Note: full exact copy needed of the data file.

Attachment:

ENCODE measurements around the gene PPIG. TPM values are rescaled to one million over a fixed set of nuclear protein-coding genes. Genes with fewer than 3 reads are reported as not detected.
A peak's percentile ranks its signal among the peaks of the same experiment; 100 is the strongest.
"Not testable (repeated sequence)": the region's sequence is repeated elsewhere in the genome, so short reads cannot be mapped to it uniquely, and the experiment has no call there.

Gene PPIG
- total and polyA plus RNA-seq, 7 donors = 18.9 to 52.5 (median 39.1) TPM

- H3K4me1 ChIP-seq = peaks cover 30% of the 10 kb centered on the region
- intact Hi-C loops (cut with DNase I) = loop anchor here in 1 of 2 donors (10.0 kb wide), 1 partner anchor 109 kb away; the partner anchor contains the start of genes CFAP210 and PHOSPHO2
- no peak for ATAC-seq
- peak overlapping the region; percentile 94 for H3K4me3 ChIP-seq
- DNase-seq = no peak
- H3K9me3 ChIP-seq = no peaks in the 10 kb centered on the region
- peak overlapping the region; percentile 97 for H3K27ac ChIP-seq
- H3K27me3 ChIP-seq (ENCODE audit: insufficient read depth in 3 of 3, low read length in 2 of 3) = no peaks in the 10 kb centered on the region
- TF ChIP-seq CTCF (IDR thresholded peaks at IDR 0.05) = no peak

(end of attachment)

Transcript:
ENCODE measurements around the gene PPIG. TPM values are rescaled to one million over a fixed set of nuclear protein-coding genes. Genes with fewer than 3 reads are reported as not detected.
A peak's percentile ranks its signal among the peaks of the same experiment; 100 is the strongest.
"Not testable (repeated sequence)": the region's sequence is repeated elsewhere in the genome, so short reads cannot be mapped to it uniquely, and the experiment has no call there.

Gene PPIG
- total and polyA plus RNA-seq, 7 donors = 18.9 to 52.5 (median 39.1) TPM

- H3K4me1 ChIP-seq = peaks cover 30% of the 10 kb centered on the region
- intact Hi-C loops (cut with DNase I) = loop anchor here in 1 of 2 donors (10.0 kb wide), 1 partner anchor 109 kb away; the partner anchor contains the start of genes CFAP210 and PHOSPHO2
- no peak for ATAC-seq
- peak overlapping the region; percentile 94 for H3K4me3 ChIP-seq
- DNase-seq = no peak
- H3K9me3 ChIP-seq = no peaks in the 10 kb centered on the region
- peak overlapping the region; percentile 97 for H3K27ac ChIP-seq
- H3K27me3 ChIP-seq (ENCODE audit: insufficient read depth in 3 of 3, low read length in 2 of 3) = no peaks in the 10 kb centered on the region
- TF ChIP-seq CTCF (IDR thresholded peaks at IDR 0.05) = no peak